He grabbed the goblet of mead that she'd left on the small table and knelt next to her holding it to her lips. "Here, drink."
Cradling the goblet, Gliwen took a cautious sip. "If I'm not careful, I'll be drunk in no time at all."
"When was the last time you had something to eat?" he asked with a frown.
"The guards at the gate were so kind as to offer me some nut cakes. Before that – breakfast, I suppose."
She really had a talent for making him feel guilty! Then he spotted the pastries Hild had brought in earlier on. Bless the woman! "Have some of these," he said, seizing the whole plate and depositing it in her lap. "Do you want me to send for something warm? Venison, some soup–"
But she stayed him with a hand. "Please, that won't be necessary. I'm feeling better already." She nibbled one of the pastries and for the moment, Éomer was content just to watch her. He felt elated and exhausted at the same time, as if he'd come through a fierce fight. Which he had – a fight with his own stubborn pride that would not allow him to admit his wrong conclusions. "To think I left you to rot outside the walls of Edoras!" he said, shaking his head. "Really, it's a wonder you didn't decide to return to Dol Amroth on the spot."
A watery chuckle. "I was much too sore from riding for that." Hesitantly, she lifted a hand to his face, barely brushing it. "Éomer…you called me Gliwen just now?"
He seized her hand and pressed it against his cheek. "Because that's who you are. Fool that I was, I didn't recognise the truth before: Princess Lothíriel was the lie, Gliwen the truth."
She blushed. "Yes, I don't make a very good princess, do I?"
"Well, you made quite a convincing ice lady, but what man wants that in his–" Éomer stumbled briefly. "…eh…life."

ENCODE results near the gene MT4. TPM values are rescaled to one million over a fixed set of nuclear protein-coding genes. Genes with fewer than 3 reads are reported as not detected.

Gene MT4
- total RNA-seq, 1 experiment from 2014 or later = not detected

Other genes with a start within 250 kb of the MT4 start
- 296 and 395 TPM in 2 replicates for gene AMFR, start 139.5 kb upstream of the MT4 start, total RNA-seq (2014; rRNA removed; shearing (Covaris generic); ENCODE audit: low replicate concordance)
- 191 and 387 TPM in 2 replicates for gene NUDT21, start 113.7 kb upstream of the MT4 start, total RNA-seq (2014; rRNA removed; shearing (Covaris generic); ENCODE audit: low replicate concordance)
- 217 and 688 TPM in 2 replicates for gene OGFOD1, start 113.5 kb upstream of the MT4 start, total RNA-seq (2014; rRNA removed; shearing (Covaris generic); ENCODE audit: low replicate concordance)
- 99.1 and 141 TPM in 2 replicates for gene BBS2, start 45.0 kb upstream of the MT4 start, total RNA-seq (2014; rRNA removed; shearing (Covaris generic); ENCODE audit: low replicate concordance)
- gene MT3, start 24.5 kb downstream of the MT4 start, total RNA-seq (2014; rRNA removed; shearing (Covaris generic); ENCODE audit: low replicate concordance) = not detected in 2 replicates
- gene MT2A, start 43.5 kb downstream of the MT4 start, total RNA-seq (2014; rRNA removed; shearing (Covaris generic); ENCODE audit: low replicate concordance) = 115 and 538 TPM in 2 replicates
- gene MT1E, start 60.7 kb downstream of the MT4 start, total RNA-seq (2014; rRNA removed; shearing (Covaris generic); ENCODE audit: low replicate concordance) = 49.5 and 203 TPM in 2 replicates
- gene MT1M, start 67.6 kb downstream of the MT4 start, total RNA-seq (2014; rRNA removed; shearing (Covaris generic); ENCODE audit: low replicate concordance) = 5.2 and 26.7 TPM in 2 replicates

Unaware of the direction his wayward thoughts had taken, she nodded earnestly. "I hated being so cold towards you, but saw no other way out." She sighed. "It seemed such a good plan at the time, but Amrothos was right: I should have told you the truth from the beginning."
Perhaps her brother was not completely useless after all. "None of us is blameless," he answered and squeezed her hand. "But no more plots from you, lady of mine, do you understand. Ever!"
Gliwen nodded fervently. "I promise!" Then her brows creased in a frown. "I suppose that means I will have to tell Father the whole story? All of it?"
He hesitated. What if Imrahil put the wedding off? Now that he had found her again, he wasn't sure if he could relinquish Gliwen, even for a short time. "We'll have to offer him some explanation," he mused, thinking aloud, "for your presence here will be impossible to keep secret."
She looked down. "I'm sorry. Was it very foolish of me to come?"
"Foolish and supremely wise at the same time." He flicked her cheek with a finger. "And it might even have worked if it hadn't been for my stupid display of temper." Reluctantly he turned his mind to the practical considerations her presence implied. Although deep inside he was too happy to worry overmuch about anybody's reaction – he would marry Gliwen even if he had to lay siege to Dol Amroth to get her.